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 round baskets full of lobsters American lobster (Homarus americanus) was the nation's most valuable landed species in 2016. Photo credit: NOAA Fisheries/NEFSC
fishing boats at dock Fishing boats at Pt. Judith, RI. Rhode Island ranked second in the U.S. in squid landings. Photo credit: NOAA Fisheries/Ariele Baker, NEFSC
sea scallops on ocean floor Sea scallops on the ocean floor. Sea scallop landings helped make New Bedford, MA the top value port in the U.S. in 2016 for the 17th consecutive year. Image taken by the NOAA Fisheries HabCam.

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November 1, 2017
Contact: Shelley Dawicki

New England, Mid-Atlantic States Lead Nation in Volume and Value of Several Key Fisheries

NOAA Fisheries has released the Fisheries of the U. S. 2016 report, and once again New Bedford, Mass. was the leading U.S. port by value and American lobsters were the nation’s most valuable landed species.

Alaska led all states in the value and volume of commercial landings, with 5.6 billion pounds valued at $1.6 billion. Maine and Massachusetts ranked second and third in the value of landings at $633.6 million and $552.1 million, respectively.

American lobsters were the nation’s top-valued species landed, with crabs second and scallops third. Alaska pollock ranked first in volume of landings, followed by menhaden and Pacific cod.

For the 17th consecutive year, New Bedford was the top U.S. port in value of commercial fishery landings in 2016 at $327 million, an increase in $5 million from 2015.  The port ranked 11th in the nation in volume with 107 million pounds landed, with sea scallops accounting for 77 percent of that total. Massachusetts, with nearly 22.9 million pounds of meats and New Jersey, with 10.5 million pounds of meats, were the leading states for sea scallop landings, representing 82 percent of the national total. The ex-vessel price per pound in 2016 was $12.00, compared with $12.27 in 2015.

For the 20th consecutive year, Dutch Harbor, Alaska was the top U.S. port by volume of commercial landings at 770 million pounds and second in value at $198 million. Walleye or Alaska pollock accounted for 89 percent of that volume. Five of the top ten U.S. ports by volume and six of the top ten ports by value were in Alaska. Reedville, VA ranked fifth in the U.S. by volume and Cape May-Wildwood, NJ ranked ninth by value of landings.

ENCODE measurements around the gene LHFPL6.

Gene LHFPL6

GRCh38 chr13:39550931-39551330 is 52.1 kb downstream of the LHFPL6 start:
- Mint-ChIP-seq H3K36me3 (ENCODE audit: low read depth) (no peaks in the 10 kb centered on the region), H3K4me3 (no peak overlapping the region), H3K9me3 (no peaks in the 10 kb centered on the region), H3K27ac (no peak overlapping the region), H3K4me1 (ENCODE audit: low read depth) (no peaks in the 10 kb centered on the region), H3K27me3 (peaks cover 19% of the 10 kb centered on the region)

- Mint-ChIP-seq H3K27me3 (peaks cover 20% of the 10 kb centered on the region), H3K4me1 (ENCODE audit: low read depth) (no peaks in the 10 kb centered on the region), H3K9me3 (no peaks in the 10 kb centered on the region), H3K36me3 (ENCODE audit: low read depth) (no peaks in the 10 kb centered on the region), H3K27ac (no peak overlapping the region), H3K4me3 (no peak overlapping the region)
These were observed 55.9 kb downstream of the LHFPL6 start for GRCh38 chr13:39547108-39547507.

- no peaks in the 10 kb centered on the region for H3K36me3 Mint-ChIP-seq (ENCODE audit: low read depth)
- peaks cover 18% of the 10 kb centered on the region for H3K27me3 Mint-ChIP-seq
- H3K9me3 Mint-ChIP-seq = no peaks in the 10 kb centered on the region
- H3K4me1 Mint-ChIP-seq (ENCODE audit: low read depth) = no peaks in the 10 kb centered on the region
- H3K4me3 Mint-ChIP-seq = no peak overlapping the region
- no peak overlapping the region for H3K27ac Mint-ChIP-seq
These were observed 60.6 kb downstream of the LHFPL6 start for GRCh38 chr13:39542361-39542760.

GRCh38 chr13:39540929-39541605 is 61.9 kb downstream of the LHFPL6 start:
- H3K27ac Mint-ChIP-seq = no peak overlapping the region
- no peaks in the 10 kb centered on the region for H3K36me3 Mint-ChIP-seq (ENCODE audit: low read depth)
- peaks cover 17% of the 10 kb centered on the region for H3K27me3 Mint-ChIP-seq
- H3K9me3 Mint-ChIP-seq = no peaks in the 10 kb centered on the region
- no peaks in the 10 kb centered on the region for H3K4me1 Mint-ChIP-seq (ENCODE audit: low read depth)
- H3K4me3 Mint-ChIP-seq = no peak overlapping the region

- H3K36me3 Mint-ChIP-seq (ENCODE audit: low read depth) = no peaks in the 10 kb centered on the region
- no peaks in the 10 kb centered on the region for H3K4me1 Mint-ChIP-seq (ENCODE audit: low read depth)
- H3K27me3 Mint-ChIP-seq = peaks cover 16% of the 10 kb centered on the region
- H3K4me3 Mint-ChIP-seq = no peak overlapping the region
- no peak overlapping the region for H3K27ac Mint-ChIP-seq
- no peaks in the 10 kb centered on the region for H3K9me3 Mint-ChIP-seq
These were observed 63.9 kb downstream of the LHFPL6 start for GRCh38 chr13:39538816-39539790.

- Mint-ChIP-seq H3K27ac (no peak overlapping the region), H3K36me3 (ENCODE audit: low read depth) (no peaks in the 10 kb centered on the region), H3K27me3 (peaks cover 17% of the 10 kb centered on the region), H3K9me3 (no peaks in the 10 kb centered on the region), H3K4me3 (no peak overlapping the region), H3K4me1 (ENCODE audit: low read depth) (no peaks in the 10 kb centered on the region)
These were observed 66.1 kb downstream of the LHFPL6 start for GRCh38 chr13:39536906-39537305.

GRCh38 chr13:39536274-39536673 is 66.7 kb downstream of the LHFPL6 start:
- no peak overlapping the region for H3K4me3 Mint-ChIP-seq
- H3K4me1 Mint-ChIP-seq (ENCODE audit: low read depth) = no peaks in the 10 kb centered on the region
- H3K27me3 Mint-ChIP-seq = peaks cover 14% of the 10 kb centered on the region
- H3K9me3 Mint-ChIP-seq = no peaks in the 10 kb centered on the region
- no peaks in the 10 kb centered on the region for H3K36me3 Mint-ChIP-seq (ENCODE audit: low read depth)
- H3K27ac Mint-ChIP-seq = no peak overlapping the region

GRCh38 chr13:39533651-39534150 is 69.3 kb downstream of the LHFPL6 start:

Maine and Massachusetts produced more than 94 percent of the total national landings for American lobster in 2016, each showing an increase of 8 percent by volume over 2015. For the 35th consecutive year, Maine led the nation in American lobster landings, with 132 million pounds valued at nearly $537.9 million. Massachusetts ranked second with 17.7 million pounds valued at $82 million. The average ex-vessel price per pound was $4.20 in 2016, compared to $4.23 in 2015.

For squid fisheries, Rhode Island ranked second in the nation with almost 22.5 million pounds, or 16 percent of the total landings. California was the leader with nearly 81.8 million pounds or 58 percent of the national total. As a region, the Pacific coast landed the most squid, but second-place New England landings were up 66 percent to 39.2 million pounds and the Mid-Atlantic region, in third place, saw landings increase 94 percent to more than 15.5 million pounds. The average ex-vessel price per pound for squid was 69 cents in 2016 compared to 49 cents in 2015. 

Massachusetts was the leading state for surf clam landings with 19.8 million pounds, followed by New Jersey with more than 16.5 million and New York with nearly 3.7 million pounds. New Jersey, with 18.1 million pounds, and Massachusetts with 12.2 million pounds were also leaders in the ocean quahog fishery, accounting for 99 percent of the total production in 2016. The Mid-Atlantic region led in the hard clam fishery, with 6.2 million pounds of the 8.7 million national total. Maine was the leading state with 1.6 million pounds of soft clam meats out of a national total of 2.5 million pounds of meats, followed by Massachusetts and Maryland.

The report also noted that saltwater recreational fishing remains popular and an important contributor to the national economy, with 9.6 million anglers making nearly 63 million fishing trips to catch more than 371 million fish, 61 percent of which are estimated to be released alive. Eighty-eight percent of those fish were caught in estuaries or state waters, with saltwater recreational fishermen contributing $36 billion to the economy. Striped bass was the top species by weight, followed by dolphinfish and bluefish.

Other findings: The average American ate 14.9 pounds of fish and shellfish in 2016, a decrease from 15.5 pounds the year before. Seventy-five percent of the domestic landings were used for fresh or frozen human food, and 19 percent for meal and oil. and Atlantic salmon was the leading species for marine finfish aquaculture at 47.5 million pounds produced, with oysters the highest volume for marine shellfish production at 35.2 million pounds.

Fisheries of the United States has been produced annually for more than 100 years. It provides a snapshot of data on U.S. recreational catch and commercial landings and value as well as information on U.S. aquaculture production, seafood processing industry, imports and exports of fishery-related products, and the domestic supply and per capita consumption of fishery products.

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